The Penal Code of the Hawaiian Kingdom of 1850 notes,
Section 1. Treason defined.
3. Local allegiance.
4. Ambassadors and others.
5. An overt act is requisite to levying war.
6. The war must be levied for the dethroning or destruction of the King, or for some general purpose.
7. An accessory before the fact.
8. The testimony of two witnesses requisite to convict of treason.
10. Punishment for concealing knowledge of the commission of treason.
1. Treason is hereby defined to be any plotting or attempt to dethrone or destroy the King, or the levying of war against the King’s government, or the adhering to the enemies thereof, giving them aid and comfort, the same being done by a person owing allegiance to this kingdom.
2. Allegiance is the obedience and fidelity due to the kingdom from those under its protection.
3. An alien, whether his native country be at war or at peace with this kingdom, owes allegiance to this kingdom during his residence therein, and during such residence, is capable of committing treason against this kingdom.
4. Ambassadors and other ministers of foreign states, and their alien secretaries, servants and members of their families, do not owe allegiance to this kingdom, though resident therein, and are not capable of committing treason against this kingdom.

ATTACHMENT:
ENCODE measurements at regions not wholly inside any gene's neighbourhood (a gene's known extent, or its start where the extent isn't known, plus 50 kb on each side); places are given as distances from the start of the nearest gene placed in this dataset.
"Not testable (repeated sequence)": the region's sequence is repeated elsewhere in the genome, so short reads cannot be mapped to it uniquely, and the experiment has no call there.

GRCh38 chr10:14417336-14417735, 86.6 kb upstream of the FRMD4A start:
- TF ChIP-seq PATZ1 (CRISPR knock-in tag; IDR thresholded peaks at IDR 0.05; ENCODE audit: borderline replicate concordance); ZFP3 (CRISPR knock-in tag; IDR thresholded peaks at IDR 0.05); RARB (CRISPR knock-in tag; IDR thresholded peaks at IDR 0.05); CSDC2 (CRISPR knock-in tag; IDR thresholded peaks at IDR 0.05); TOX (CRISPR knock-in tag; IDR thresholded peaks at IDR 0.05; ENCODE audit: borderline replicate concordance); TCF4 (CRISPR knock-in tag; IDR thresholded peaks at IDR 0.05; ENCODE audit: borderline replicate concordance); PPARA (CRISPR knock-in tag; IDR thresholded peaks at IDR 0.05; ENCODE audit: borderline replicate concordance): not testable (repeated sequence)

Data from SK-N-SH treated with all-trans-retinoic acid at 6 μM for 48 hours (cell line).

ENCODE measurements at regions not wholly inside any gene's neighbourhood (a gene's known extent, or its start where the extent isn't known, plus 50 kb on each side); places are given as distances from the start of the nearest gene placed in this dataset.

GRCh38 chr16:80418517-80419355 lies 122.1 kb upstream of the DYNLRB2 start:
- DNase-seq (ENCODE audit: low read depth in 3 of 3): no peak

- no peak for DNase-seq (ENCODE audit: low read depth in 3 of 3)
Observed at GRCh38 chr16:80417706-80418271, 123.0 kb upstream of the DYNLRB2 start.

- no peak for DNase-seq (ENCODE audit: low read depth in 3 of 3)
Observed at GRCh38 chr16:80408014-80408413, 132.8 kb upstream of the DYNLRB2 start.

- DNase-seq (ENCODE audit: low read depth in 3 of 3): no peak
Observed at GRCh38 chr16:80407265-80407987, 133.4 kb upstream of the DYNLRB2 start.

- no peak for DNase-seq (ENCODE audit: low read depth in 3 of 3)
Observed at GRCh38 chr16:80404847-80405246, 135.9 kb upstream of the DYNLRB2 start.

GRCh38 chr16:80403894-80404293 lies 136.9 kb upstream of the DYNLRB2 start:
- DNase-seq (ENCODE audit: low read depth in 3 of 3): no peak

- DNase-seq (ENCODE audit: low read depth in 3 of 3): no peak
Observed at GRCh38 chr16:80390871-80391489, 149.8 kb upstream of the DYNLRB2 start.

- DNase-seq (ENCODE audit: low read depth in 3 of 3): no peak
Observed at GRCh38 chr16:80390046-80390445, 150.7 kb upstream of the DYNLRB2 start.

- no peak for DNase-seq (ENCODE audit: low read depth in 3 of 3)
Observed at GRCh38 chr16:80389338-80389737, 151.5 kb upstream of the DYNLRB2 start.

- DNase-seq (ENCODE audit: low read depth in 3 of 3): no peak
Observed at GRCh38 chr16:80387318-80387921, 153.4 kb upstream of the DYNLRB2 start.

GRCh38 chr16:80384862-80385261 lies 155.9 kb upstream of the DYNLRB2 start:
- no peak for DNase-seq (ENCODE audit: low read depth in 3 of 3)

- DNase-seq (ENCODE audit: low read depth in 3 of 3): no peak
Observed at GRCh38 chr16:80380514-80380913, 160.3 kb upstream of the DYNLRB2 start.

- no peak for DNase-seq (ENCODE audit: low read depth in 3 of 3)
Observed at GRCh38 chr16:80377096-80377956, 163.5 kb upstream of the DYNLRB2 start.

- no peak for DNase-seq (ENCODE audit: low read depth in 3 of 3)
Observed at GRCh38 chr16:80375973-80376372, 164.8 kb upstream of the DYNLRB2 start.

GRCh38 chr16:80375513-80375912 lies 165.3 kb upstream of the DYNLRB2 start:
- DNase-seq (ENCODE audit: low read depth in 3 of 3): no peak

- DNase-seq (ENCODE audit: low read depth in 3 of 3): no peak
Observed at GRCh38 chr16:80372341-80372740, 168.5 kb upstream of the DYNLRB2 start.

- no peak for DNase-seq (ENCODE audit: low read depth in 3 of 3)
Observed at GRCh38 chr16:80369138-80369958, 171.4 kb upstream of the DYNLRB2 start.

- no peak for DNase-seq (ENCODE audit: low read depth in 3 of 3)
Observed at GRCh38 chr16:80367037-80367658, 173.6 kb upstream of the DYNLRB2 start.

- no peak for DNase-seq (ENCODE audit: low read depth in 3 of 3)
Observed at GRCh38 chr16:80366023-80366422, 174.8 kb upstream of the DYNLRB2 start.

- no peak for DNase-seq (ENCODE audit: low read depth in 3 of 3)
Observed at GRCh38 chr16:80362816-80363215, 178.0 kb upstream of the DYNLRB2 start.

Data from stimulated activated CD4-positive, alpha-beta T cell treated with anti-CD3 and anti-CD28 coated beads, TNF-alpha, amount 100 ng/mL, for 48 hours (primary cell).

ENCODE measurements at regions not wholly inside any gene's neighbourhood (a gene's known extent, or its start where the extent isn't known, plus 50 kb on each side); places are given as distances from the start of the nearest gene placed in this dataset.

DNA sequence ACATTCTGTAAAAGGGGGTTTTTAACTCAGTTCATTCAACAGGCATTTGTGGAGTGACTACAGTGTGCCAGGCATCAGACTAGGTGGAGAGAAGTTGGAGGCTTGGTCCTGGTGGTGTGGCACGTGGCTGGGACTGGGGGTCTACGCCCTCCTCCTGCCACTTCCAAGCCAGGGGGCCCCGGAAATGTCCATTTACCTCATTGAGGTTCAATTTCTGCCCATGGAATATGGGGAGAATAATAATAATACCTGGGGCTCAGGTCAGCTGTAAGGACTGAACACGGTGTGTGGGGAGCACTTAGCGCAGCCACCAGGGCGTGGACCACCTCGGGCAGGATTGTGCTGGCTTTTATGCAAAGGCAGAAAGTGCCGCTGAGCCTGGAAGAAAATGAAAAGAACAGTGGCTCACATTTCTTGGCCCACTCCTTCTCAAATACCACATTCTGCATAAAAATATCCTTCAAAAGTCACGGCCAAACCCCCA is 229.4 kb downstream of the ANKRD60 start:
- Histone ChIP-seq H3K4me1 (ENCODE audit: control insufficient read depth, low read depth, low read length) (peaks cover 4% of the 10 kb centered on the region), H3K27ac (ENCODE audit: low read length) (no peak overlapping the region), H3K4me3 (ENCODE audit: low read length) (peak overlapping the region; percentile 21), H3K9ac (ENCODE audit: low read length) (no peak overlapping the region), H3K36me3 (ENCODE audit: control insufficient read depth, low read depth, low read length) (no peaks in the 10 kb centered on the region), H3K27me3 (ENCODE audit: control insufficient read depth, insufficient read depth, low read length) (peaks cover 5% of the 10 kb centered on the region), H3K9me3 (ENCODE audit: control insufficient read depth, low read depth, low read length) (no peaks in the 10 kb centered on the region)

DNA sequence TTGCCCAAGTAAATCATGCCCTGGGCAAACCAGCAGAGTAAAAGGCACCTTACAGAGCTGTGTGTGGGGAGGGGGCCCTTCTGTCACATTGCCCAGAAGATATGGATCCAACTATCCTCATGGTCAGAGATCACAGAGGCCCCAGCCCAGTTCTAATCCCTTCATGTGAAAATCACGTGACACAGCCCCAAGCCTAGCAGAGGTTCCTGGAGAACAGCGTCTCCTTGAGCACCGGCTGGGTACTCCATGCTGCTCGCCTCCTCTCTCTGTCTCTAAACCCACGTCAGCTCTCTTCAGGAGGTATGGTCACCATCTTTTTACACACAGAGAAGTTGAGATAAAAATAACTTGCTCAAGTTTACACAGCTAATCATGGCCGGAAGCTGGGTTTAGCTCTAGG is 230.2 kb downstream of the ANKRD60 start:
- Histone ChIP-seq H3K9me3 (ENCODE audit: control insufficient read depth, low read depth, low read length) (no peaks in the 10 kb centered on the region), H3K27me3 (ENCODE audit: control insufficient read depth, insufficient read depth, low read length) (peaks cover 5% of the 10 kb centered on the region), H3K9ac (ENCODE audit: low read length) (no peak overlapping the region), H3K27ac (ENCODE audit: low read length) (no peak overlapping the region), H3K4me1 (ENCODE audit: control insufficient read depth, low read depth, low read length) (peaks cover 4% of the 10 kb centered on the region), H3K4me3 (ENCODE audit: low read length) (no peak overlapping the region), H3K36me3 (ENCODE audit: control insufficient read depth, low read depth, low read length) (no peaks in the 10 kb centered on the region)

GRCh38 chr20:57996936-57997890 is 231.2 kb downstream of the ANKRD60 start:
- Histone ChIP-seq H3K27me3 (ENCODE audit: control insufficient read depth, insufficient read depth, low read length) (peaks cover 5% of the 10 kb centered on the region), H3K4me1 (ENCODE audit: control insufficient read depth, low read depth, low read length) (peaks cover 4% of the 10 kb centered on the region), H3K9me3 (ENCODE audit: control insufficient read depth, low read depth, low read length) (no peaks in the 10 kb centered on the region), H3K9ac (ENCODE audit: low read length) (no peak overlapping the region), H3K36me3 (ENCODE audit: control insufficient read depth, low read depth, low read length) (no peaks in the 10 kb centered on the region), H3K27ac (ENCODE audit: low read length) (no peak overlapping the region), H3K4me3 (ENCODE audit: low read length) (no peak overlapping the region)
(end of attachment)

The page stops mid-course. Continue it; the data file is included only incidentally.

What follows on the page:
5. To constitute the levying of war, contemplated in the first section of this chapter, it shall be requisite that the persons concerned therein be parties to some overt act, in or towards procuring, preparing or using force, or putting themselves in a condition in readiness to use force, either by being present at such overt act, or by promoting, aiding in, or being otherwise accessory before the fact to the same.
6. In order to constitute the levying of war, the force must be employed or intended to be employed for the dethroning or destruction of the King or in contravention of the laws, or in opposition to the authority of the King’s government, with an intent or for an object affecting some of the branches or departments of said government generally …
… or affecting the enactment, repeal or enforcement of laws in general, or of some general law; or affecting the people, or the public tranquility generally; in distinction from some special intent or object, affecting individuals other than the King, or a particular district.
7. An accessory before the fact to treason is guilty of treason, and shall be subject to prosecution, trial and punishment therefor, though the principals more directly concerned have not been convicted, or are not amenable to justice.
8. No person shall be convicted of treason but by the testimony of two or more lawful witnesses to the same overt act of treason whereof he stands charged, unless he shall in open court, confess such treason.
9. Whoever shall commit the crime of treason, shall suffer the punishment of death; and all his property shall be confiscated to the government.
10. If any person who shall have knowledge of the commission of treason against this kingdom, shall conceal the same, and shall not, as soon as may be, disclose and make known such treason to the Governor of the island on which he resides, he is guilty of a great crime …
… and shall be punished by a fine not exceeding five thousand dollars, or imprisonment at hard labor not exceeding ten years, in the discretion of the court. (Penal Code of the Hawaiian Kingdom, 1850) (Image shows Fort Kekuanohu, Fort Honolulu, later the prison – Judiciary, Yee)